Upward Review: For managers and people in leadership, upward reviews come from their direct reports (and possibly their direct reports, depending on the role and job level). This type of review gives the employee a glimpse into how they’re doing as a leader rather than critiquing their day-to-day work. For the most part, these reviews tend to be anonymous (due to fears of retaliation) and are reviewed by the employee’s supervisor first. Similar to peer reviews, upward reviews are not meant as an opportunity to air major grievances but to give helpful feedback aimed to help the employee improve.
360 Review: A 360 review is complex because it’s a collection of reviews from people all around an employee, including their manager(s), peers, teammates, and direct and indirect reports. Truthfully, these can feel intense because it’s a lot of information to go through, and it can feel like it’s coming from all directions (hence the “360” title). Companies utilize 360 reviews in different ways — sometimes they’re part of an extensive employee evaluation, other times they’re meant to be a point of reference for an employee to improve as needed on their own.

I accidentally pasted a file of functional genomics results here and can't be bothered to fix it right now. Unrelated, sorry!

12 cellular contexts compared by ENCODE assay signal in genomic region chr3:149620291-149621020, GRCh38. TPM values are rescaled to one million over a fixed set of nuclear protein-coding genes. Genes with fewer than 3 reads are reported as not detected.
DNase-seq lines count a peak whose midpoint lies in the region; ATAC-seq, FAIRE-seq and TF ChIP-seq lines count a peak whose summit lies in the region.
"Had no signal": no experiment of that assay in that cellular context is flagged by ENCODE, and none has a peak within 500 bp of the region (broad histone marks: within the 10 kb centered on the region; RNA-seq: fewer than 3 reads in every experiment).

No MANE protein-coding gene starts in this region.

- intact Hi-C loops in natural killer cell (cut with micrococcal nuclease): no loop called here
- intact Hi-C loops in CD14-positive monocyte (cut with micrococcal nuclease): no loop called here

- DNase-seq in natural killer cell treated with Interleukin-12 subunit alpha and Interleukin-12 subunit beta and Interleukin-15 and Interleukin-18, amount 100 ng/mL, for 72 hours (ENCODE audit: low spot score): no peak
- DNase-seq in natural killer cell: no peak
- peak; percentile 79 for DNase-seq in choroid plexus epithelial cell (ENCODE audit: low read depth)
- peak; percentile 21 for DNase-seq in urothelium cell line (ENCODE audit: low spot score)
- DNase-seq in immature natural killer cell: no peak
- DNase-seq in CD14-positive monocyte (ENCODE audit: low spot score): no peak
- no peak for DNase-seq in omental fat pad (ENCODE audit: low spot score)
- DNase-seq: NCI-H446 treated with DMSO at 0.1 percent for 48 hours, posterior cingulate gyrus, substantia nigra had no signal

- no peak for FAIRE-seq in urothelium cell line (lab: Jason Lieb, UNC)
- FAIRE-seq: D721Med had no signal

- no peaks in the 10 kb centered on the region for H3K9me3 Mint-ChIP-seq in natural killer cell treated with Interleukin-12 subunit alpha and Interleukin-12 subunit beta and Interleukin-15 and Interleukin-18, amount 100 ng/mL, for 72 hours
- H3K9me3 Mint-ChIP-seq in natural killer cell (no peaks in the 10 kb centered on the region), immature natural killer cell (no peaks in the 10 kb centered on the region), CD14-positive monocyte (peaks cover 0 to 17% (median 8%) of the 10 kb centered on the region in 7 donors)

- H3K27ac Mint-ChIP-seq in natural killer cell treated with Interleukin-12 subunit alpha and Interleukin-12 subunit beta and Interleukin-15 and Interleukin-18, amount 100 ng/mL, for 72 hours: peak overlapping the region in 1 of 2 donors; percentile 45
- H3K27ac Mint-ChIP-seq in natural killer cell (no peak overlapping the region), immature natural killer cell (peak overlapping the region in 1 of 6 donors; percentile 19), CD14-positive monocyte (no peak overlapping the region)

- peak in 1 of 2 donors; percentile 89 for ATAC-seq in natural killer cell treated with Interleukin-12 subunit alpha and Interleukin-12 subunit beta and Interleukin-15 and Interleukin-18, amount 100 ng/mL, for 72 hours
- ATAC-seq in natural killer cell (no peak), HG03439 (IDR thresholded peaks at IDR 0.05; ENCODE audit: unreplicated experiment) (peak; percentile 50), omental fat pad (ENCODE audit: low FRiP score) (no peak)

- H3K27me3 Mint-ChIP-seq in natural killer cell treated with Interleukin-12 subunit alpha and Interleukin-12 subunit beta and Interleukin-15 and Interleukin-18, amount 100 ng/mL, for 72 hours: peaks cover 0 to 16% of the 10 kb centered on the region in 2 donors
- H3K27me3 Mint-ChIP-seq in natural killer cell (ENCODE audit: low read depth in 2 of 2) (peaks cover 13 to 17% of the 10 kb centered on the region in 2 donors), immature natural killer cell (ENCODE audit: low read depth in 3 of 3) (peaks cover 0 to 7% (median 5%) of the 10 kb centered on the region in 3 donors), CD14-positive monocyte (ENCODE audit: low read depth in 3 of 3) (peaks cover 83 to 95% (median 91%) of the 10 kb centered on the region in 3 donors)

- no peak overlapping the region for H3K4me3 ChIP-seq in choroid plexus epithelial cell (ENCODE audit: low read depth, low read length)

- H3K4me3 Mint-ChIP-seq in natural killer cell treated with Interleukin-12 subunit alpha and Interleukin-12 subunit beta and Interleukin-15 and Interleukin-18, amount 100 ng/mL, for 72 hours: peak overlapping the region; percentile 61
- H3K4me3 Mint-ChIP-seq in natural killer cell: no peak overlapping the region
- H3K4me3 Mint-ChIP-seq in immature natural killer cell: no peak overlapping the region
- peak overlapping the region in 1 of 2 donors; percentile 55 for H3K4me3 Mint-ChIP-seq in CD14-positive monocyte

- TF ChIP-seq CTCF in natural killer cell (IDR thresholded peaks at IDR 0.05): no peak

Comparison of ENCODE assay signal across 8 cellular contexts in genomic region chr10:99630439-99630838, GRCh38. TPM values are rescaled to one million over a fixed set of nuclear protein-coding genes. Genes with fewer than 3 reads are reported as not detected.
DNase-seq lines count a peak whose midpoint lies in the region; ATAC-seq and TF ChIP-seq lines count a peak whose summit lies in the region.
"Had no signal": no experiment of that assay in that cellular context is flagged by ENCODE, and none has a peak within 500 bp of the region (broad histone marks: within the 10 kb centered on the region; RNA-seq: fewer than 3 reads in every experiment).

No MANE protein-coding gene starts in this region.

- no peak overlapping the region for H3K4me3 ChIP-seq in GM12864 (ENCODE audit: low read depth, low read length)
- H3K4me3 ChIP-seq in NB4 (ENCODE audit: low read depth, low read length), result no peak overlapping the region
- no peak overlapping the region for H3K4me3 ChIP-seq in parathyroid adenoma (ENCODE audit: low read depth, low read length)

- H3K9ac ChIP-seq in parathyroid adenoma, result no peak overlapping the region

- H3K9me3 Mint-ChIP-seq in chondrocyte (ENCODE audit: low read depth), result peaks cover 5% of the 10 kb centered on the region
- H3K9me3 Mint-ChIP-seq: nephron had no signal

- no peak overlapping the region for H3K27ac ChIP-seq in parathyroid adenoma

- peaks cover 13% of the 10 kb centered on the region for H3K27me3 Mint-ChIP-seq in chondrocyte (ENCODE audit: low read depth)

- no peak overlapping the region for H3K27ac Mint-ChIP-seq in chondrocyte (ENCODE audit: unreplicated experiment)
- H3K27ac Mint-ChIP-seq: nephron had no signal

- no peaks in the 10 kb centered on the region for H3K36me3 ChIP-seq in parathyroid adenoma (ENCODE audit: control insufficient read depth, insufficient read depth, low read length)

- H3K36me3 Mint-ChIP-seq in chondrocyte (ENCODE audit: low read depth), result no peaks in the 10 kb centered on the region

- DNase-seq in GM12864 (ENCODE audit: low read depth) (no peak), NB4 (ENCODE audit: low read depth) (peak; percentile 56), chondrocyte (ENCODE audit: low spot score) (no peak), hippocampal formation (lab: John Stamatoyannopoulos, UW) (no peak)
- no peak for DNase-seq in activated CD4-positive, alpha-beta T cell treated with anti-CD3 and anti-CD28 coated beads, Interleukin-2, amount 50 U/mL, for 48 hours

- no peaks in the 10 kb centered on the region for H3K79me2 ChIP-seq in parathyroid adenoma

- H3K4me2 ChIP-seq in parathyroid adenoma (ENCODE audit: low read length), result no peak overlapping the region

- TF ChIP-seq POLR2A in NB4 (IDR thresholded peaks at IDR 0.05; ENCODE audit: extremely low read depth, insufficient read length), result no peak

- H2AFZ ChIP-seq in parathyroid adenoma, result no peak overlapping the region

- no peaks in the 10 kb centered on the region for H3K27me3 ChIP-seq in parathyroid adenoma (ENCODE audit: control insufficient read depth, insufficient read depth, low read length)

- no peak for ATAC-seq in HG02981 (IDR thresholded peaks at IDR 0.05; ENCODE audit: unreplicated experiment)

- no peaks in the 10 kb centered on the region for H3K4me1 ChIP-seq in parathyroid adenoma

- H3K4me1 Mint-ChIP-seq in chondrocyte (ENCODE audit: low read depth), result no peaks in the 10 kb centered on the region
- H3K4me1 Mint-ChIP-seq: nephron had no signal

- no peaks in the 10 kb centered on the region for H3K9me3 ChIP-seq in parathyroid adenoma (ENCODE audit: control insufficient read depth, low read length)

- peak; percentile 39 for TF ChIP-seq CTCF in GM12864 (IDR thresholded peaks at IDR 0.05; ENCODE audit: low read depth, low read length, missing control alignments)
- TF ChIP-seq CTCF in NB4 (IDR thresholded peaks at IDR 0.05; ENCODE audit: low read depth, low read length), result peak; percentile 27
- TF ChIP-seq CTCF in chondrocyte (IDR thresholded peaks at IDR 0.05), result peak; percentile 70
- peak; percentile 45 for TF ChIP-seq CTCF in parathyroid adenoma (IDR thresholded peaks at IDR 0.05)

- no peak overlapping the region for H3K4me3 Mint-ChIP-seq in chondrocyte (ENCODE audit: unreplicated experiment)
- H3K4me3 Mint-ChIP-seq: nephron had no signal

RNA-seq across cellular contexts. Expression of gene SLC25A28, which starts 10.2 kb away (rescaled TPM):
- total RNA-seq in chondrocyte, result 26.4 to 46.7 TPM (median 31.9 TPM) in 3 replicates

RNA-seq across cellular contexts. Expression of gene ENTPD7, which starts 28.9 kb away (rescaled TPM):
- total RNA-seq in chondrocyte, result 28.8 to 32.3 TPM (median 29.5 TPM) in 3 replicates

Self Assessment: Honestly, the self-assessment may be one of the more difficult reviews because it’s when an employee is asked to objectively review their work and list out their strengths and weaknesses. It requires reflection, honesty, and a bit of vulnerability. The employee expects to shine a light on an area where they think they need to improve, which their manager may not have noticed before. These reviews are a good opportunity for an employee to take a step back and look at their work. Still, they are usually used more as a conversation starter for the manager than as a formal evaluation.